Almost no one in Ukraine doubts that Russia is waging a propaganda war. The Russian actors Mikhail Porechenkov and Ivan Okhlobystin have become notorious [for supporting the separatists], and Ukrainians approve of the fact that their popular Russian TV serials were recently banned. But the idea that the government should oversee the information sphere was not universally welcomed. It had to be forced through parliament, with deputies called upon to vote on the composition of the cabinet as whole rather than individual ministers.
Journalist Mustafa Nayyem best described the circumstances surrounding the creation of the press ministry, saying: “We have not seen the details and we do not know what sort of monster we are creating”. Despite many abstentions, the law was passed.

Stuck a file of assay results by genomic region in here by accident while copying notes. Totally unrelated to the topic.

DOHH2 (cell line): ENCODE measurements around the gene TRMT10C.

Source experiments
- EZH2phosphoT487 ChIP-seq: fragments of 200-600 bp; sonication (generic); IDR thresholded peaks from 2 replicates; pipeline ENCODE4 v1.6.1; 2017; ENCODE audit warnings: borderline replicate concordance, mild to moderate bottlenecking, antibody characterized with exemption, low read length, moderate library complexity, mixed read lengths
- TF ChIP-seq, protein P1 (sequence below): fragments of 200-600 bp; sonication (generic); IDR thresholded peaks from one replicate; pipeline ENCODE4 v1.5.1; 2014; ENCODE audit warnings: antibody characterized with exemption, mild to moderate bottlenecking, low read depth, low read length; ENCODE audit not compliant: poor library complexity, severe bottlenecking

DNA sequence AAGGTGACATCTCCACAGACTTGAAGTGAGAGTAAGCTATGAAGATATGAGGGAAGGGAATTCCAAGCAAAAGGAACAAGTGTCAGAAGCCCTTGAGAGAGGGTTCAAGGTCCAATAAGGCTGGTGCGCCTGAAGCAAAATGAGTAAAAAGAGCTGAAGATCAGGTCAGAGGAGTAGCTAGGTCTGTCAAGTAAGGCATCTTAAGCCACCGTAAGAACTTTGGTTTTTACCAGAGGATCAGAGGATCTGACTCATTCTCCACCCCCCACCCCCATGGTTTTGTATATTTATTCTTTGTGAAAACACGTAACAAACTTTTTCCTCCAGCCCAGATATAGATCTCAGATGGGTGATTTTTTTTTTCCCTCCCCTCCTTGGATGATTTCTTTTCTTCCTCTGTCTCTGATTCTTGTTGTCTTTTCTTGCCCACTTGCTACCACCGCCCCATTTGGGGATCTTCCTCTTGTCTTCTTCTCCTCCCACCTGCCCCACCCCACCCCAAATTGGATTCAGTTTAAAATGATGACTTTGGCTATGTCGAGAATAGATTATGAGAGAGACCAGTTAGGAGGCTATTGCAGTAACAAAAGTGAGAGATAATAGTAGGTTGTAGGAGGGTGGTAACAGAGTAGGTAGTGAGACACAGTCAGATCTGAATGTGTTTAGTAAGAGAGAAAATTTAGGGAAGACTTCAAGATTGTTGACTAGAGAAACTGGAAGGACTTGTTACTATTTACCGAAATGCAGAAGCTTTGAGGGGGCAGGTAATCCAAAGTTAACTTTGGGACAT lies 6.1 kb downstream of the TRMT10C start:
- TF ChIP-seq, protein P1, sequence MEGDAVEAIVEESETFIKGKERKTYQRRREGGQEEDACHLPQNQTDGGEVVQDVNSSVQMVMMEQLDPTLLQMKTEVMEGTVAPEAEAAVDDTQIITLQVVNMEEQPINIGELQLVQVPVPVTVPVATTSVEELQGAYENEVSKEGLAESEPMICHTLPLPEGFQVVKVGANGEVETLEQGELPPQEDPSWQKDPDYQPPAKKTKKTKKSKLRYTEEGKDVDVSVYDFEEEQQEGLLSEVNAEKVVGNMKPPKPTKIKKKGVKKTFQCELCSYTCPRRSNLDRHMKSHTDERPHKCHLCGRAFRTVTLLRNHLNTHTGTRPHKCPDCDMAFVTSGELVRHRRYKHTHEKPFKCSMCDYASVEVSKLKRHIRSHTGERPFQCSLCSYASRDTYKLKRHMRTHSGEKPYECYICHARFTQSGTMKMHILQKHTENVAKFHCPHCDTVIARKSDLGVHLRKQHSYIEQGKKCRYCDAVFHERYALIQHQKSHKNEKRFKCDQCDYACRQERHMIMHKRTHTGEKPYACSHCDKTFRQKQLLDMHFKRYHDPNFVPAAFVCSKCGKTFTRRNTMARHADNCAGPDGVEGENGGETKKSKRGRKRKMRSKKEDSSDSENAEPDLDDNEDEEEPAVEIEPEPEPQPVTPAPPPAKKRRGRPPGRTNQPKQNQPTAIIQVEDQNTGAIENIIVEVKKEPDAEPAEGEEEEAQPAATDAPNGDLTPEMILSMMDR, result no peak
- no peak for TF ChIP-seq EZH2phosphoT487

The deputies had cause to be cautious. Under the terms of its creation, Stets’s ministry will receive wide powers to influence the media: officials will formulate and implement a “state information strategy” and take measures to protect citizens from “partial, ill-judged and unreliable information” and from manipulative technology. Its purview extends to registering media outlets and defining professional standards.
We do not know what sort of monster we are creating
But Stets will wield carrots as well as sticks. His department will coordinate “state aid for the media” and attract investment in order to create a “national information product”.
What exactly hides behind this vague formulation is a matter of guesswork but Ukrainian activists are already tipping the ministry for a corrupt future. They are far more worried, however, by the prospect that freedom of speech in Ukraine might be curtailed.
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